Notes and Editorial Reviews
Giuseppe Sinopoli, cond; Mirella Freni (
); Renato Bruson (
); Plácido Domingo (
); Kurt Rydl (
Geronte di Ravoir
); Robert Gambill (
); Royal Op House London Ch; Philharmonia O
DEUTSCHE GRAMMOPHON 289 477 (2 CDs: 123:23
Text and Translation)
I have long enjoyed Jonel Perlea’s classic Rome account of
featuring Licia Albanese and Jussi Björling, which was last reviewed in
29: 4. I generally agree with the comments made there. However, I find Naxos’s recent issue of the recording to have marginally more helpful sound than the Opera d’Oro version reviewed then.
The reappearance of Sinopoli’s set at midprice as part of Universal’s new “Grand Prix” series surely merits serious consideration, even if you have an “old faithful” recording in your collection. For a start, there is the sound quality—spacious and faithful, allowing all concerned to be heard in the most flattering light. As the leads, Freni and Domingo are in top form, providing a significant challenge for Albanese and Björling. Freni is the more pliant of tone and emotionally affecting. She’s not at all forced in the upper register as Albanese can appear to be, no doubt a result in part of the 1954 recording. Björling vs. Domingo is a battle royal between tenors, and it is one that Domingo wins by a head. His sheer ardor early on and grief-stricken expression at the opera’s close make this quite a reading, even by his own high standards. Bruson’s Lescaut is every bit as Italianate as Perlea’s Robert Merrill, making the choice between them rather hard. As I write, the jury is still out in choosing between them. DG’s casting in the lesser roles is more successful. Having Brigitte Fassbaender as the Madrigal Singer is nothing short of luxury.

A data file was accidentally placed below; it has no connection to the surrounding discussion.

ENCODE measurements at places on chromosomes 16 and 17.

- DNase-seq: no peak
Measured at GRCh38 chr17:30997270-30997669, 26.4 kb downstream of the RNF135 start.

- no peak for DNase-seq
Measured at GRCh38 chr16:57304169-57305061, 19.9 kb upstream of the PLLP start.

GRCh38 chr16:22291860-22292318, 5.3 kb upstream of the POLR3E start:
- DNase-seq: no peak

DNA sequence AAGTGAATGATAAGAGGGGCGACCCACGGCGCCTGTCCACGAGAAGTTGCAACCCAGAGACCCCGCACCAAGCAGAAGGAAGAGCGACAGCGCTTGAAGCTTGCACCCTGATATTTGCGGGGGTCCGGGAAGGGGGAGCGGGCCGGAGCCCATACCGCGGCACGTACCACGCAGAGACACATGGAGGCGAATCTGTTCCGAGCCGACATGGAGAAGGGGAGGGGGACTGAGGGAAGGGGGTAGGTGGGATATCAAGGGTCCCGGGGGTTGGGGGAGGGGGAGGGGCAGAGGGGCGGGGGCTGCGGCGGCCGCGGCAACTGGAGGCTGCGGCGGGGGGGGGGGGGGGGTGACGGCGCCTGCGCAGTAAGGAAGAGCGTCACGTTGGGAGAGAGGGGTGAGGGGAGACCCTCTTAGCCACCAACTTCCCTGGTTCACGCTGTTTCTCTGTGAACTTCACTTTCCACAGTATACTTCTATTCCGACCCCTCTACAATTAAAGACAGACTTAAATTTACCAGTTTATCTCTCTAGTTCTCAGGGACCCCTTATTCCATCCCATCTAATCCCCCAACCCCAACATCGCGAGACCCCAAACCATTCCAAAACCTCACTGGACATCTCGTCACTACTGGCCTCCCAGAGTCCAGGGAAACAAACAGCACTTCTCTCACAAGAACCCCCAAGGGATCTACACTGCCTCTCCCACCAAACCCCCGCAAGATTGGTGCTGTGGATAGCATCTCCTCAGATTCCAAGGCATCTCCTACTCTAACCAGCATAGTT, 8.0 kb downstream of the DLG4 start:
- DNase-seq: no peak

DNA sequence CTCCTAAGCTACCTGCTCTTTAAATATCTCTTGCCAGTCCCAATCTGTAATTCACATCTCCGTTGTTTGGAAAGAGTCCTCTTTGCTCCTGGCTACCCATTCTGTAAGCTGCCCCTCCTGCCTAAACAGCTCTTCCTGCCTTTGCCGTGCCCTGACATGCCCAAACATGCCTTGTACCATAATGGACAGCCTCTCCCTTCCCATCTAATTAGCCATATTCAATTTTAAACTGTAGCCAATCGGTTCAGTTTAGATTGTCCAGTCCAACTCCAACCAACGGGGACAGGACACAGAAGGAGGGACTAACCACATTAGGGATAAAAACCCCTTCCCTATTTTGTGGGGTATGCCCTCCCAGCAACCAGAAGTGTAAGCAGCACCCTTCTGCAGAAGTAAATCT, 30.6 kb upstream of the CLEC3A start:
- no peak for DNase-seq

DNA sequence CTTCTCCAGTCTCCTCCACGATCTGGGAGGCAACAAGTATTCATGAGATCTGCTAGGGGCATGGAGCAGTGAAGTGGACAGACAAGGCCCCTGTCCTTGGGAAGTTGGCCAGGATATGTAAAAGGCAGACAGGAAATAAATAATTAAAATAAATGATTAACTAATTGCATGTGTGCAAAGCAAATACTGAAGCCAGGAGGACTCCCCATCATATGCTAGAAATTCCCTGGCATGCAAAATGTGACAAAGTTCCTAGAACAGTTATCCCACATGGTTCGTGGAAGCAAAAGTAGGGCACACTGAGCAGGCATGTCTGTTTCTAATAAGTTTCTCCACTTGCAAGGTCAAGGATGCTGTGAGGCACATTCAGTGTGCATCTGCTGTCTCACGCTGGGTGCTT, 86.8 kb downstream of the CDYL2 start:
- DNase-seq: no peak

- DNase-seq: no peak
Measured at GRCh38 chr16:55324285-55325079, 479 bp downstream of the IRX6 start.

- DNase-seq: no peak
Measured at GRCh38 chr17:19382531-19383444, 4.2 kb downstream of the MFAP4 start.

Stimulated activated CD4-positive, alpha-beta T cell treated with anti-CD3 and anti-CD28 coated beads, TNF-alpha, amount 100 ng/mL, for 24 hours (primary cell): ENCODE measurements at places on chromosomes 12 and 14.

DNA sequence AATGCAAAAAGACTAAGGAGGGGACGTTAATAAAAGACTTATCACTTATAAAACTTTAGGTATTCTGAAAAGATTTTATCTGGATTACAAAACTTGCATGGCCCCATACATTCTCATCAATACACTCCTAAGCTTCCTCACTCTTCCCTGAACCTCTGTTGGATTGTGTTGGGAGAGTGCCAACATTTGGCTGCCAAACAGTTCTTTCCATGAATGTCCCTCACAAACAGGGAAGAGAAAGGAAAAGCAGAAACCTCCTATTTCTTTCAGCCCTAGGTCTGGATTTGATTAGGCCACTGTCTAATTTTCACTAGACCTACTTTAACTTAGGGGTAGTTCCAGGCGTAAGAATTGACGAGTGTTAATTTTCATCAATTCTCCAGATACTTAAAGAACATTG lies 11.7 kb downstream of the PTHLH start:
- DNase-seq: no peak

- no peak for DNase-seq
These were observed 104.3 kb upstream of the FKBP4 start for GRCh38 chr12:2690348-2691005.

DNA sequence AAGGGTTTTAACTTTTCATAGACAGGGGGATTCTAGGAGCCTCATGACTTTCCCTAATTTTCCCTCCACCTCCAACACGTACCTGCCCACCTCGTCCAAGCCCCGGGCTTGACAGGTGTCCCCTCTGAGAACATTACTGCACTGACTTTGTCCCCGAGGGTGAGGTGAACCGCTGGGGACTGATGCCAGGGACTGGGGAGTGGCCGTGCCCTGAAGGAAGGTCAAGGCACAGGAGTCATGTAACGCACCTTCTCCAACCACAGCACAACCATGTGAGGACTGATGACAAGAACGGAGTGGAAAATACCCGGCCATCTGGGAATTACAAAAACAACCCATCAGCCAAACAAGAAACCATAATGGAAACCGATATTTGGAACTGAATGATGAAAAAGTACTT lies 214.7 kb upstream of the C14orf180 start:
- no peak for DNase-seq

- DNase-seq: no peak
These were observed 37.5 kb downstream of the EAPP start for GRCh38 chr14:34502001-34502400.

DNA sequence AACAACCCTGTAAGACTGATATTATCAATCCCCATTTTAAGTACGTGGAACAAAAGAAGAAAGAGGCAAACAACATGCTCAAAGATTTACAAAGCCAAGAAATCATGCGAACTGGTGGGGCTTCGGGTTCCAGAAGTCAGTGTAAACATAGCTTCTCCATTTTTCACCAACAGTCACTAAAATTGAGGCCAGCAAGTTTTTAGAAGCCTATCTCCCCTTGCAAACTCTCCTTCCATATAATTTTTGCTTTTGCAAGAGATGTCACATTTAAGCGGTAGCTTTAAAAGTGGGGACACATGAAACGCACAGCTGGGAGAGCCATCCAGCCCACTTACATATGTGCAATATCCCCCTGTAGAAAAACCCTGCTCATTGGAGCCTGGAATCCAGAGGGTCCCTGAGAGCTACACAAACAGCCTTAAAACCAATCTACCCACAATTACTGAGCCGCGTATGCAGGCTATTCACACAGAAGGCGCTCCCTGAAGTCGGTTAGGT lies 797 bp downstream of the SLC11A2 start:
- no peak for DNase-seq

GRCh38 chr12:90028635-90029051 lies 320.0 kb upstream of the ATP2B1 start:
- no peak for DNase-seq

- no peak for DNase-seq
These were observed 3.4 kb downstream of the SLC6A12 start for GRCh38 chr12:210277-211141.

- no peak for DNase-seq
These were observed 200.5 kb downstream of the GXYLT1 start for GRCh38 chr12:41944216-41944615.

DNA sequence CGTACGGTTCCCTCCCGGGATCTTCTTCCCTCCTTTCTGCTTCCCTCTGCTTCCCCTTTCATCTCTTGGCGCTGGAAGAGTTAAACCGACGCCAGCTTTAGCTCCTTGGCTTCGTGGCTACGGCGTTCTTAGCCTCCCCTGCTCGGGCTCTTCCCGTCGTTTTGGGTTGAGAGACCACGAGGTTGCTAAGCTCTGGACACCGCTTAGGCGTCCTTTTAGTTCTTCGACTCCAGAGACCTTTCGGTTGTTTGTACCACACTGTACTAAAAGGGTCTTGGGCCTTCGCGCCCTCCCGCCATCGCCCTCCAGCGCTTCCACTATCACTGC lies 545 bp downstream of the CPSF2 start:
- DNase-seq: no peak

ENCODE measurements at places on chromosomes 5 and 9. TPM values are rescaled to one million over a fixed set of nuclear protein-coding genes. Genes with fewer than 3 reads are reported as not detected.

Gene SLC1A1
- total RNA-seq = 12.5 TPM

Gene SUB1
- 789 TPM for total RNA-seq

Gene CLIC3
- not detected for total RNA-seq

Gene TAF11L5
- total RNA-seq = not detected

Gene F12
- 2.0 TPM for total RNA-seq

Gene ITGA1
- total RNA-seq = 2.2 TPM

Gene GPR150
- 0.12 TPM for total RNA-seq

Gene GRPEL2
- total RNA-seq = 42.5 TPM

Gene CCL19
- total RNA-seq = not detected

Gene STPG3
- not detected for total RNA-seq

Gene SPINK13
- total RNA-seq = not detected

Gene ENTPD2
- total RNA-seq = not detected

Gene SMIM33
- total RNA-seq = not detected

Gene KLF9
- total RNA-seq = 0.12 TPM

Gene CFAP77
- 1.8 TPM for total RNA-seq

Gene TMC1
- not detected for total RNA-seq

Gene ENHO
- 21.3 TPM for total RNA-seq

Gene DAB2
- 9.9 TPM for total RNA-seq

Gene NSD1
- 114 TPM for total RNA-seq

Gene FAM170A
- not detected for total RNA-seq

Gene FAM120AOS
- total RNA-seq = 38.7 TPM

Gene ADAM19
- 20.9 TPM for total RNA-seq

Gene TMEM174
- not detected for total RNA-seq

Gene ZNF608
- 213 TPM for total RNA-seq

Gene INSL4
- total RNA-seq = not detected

Those familiar with Sinopoli’s conducting will know that on occasion it could work against the intended musical dynamic—but here that is not the case. Indeed, Sinopoli could hardly be a more winning guide; he is so effective that I regret he did not find this form more often. That the excellent Philharmonia orchestra brings out the full beauty of Puccini’s writing is a significant bonus. The chorus is handled with atmosphere. It will, I suspect, be some time before a more cogent account of the work appears. This is a recording I shall return to often with much pleasure.
FANFARE: Evan Dickerson